It is here that he comes to point which is of particular interest to me, he writes about how technological change can be stifled in order to maintain the status quo. For example the industrial revolution promised to enhance the productivity of labour; however it came at the cost of employment for many people. So here arises the argument for the need of central planning to efficiently create the change over such that the short term loss does not override the short term gain. To this Hayek states that planning is not needed as either the short term loss can be accepted, or the change can be delayed up until the necessary infrastructure or policy is erected to minimise any loss.

Specialisation & the Allure of Planning

Hayek states there are many good things, which all agree are highly desirable, and possible, that are difficult to achieve within our own lifetime. This develops the allure of planning in that it seems possible to circumvent the barrier that is time, collective action leading to the achievement of these goals.

He then brings this into regards of specialists (technocrats) in that a planned society seems to offer a route to achieving their objectives. He states that this is an illusion and a misdirection of resources, in that the specialist will obviously place greater importance on his aims then others. Hayek uses a nice example to illustrate this:

“The lover of the country-side who wants above all that its traditional appearance should be preserved and that the blots already made by industry on its fair face should be removed, no less than the health enthusiast who wants all the picturesque but insanitary old cottages clear away, or the motorist who wishes the country cut up by big motor roads, the efficiency fanatic who desires the maximum of specialisation and mechanisation no less than the idealist who for the development of personality wants to preserve as many independent craftsmen as possible.”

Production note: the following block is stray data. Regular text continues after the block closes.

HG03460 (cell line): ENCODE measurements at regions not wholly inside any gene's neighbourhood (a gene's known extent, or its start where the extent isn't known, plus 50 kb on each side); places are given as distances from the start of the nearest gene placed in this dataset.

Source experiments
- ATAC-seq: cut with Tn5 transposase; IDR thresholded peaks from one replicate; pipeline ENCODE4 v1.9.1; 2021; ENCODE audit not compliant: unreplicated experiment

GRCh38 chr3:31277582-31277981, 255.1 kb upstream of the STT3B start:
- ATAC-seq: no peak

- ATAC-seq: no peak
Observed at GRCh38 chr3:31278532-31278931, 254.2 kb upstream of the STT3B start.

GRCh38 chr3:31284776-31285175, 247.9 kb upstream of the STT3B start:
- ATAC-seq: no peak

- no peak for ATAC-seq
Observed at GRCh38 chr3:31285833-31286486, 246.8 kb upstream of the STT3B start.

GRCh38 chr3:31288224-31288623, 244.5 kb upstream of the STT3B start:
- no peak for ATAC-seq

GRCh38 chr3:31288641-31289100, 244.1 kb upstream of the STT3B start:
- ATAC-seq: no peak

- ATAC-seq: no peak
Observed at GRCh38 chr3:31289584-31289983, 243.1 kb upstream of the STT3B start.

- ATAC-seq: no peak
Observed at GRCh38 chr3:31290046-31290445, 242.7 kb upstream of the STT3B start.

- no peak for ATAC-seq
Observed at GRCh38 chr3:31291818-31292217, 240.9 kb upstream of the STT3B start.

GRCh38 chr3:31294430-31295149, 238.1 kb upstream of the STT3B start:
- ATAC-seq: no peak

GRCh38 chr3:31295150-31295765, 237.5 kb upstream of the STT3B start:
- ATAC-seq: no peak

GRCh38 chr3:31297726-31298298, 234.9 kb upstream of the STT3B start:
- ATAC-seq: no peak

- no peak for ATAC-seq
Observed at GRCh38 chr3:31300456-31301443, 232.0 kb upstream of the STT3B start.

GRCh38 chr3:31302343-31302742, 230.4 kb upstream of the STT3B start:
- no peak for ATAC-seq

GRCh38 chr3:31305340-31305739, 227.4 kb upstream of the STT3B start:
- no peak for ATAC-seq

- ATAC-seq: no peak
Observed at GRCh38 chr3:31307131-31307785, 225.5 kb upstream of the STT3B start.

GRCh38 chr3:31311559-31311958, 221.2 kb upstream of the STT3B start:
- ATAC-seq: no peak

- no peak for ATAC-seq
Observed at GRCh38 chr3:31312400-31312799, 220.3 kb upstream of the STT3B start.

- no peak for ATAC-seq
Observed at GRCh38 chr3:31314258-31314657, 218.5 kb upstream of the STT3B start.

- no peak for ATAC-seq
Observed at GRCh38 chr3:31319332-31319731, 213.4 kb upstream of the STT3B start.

However, they all have a wish to go about this planning and therefore they will ultimately come into conflict with each other. As such this brings about the central issue, that not everyone can be pleased. It’s attractive to those who have devoted their lives to a single task and want to see it done universally. But practically this cannot occur, also defining to some extent the authoritarian nature of central planning, only one direction can be pursued and thus not everyone will be pleased.

The Abandoned Road?


It is here that Hayek develops what can be seen as his doctrine of freedom, this is more of political science then economics but it is integral in understanding his ultimate support of capitalism and the threat socialism and communism pose on liberty.